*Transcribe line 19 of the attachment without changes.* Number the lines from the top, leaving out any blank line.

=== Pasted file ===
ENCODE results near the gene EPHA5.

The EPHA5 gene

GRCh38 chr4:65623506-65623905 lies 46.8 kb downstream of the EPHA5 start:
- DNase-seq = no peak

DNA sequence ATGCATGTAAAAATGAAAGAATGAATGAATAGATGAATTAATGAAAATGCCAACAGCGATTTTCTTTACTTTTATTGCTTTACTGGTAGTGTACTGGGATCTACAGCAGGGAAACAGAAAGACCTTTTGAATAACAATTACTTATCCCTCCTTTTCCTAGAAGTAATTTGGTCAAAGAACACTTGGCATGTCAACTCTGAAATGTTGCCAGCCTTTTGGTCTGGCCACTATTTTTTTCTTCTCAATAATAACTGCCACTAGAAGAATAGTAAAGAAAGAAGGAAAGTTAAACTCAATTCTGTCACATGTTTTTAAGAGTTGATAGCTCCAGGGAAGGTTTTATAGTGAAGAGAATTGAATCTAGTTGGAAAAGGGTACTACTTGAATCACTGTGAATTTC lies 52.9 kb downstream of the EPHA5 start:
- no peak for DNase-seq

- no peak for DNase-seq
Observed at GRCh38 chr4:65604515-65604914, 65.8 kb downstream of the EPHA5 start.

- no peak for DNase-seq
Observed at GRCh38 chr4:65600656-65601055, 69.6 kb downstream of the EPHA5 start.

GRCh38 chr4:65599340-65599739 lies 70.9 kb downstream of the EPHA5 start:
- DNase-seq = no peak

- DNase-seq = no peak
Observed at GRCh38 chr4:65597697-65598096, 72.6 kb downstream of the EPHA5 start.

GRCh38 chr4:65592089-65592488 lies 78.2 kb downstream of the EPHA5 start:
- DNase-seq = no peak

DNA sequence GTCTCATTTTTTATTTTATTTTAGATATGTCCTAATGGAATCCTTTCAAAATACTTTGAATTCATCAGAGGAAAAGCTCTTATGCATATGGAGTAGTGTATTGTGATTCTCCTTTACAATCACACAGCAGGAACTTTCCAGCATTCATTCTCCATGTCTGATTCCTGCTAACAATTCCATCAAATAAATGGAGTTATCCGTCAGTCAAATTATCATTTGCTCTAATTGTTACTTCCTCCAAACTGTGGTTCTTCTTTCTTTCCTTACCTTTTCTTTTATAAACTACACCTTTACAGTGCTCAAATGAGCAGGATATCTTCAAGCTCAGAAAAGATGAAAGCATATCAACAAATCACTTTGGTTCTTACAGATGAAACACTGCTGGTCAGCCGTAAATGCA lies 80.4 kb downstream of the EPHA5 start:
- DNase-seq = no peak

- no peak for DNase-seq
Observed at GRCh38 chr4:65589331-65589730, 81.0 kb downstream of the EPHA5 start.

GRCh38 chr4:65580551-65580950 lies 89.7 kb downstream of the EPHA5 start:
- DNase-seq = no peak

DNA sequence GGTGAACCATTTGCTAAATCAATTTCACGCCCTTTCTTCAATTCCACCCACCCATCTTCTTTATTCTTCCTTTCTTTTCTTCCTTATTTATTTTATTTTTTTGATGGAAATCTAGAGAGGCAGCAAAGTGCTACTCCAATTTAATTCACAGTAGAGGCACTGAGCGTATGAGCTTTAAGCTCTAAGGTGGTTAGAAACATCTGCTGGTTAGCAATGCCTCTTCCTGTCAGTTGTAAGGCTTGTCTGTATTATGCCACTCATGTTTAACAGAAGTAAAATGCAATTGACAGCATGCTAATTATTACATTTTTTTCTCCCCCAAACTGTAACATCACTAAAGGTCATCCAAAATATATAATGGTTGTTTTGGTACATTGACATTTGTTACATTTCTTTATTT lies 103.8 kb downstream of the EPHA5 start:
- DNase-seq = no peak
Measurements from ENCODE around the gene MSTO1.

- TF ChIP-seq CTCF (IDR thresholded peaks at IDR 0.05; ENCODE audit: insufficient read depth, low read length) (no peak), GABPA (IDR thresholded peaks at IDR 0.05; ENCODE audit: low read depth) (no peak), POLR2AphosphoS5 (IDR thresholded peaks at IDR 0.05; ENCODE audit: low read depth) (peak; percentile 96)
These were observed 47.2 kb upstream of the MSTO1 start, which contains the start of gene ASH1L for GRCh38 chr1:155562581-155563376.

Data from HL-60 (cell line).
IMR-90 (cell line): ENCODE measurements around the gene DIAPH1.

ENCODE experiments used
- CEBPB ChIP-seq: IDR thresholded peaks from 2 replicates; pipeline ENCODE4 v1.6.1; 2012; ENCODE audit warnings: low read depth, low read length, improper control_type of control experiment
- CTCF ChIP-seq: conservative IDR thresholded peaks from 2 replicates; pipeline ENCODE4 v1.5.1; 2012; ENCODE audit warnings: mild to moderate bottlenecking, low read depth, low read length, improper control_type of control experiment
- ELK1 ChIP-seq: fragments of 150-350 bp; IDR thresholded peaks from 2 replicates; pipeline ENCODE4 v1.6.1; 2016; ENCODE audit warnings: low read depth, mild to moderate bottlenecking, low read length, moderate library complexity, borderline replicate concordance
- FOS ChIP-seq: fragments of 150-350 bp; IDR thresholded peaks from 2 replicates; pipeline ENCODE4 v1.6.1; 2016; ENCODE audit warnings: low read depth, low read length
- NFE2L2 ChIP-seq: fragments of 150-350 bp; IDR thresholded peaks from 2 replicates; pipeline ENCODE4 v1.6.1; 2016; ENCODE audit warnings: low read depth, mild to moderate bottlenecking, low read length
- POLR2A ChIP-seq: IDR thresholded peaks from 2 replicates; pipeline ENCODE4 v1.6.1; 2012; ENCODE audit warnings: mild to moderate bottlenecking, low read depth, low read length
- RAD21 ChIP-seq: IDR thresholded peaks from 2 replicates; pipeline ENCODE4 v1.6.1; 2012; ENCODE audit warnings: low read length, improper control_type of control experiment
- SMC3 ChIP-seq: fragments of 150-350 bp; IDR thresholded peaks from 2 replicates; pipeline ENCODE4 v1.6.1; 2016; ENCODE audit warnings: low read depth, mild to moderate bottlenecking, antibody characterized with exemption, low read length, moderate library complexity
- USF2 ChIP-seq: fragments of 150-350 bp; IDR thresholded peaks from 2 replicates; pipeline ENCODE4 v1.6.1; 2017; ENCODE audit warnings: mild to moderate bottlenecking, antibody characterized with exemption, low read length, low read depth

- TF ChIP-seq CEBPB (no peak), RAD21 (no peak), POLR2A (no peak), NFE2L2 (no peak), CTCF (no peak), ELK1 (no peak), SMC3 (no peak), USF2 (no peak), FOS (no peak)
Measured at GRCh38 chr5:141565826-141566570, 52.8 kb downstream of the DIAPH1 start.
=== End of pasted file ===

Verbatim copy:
- no peak for DNase-seq